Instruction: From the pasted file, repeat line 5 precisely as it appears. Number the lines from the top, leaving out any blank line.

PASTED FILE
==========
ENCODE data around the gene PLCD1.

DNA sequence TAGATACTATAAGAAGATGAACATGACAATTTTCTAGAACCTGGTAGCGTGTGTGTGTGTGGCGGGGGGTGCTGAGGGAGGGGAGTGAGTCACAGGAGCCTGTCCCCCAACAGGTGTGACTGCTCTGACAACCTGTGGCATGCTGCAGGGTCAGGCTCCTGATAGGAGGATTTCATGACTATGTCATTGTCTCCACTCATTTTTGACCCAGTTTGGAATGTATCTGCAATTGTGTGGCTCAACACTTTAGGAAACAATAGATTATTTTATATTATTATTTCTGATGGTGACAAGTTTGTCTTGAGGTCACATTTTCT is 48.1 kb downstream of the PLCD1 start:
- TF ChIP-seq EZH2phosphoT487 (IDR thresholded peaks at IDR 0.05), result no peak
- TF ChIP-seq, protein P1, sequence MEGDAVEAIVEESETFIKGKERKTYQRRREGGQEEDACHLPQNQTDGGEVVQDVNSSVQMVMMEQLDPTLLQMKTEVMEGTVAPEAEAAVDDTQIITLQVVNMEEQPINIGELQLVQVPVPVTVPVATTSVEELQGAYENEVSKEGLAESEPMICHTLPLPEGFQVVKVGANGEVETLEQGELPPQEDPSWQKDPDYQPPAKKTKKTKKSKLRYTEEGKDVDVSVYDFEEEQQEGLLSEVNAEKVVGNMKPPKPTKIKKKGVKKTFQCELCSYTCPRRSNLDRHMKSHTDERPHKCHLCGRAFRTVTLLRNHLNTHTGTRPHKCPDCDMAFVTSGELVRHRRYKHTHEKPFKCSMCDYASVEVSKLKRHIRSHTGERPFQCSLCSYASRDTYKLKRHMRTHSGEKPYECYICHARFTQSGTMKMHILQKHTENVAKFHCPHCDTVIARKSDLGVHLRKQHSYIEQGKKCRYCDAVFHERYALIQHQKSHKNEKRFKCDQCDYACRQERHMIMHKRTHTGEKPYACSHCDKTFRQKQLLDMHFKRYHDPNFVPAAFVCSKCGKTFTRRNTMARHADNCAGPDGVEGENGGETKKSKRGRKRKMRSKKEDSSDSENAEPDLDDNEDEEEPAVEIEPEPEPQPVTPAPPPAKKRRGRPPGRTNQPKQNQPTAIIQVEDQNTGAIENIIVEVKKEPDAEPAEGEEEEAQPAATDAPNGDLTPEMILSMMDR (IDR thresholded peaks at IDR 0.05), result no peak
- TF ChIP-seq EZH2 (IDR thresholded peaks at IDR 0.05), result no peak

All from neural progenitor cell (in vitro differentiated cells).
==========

- TF ChIP-seq EZH2 (IDR thresholded peaks at IDR 0.05), result no peak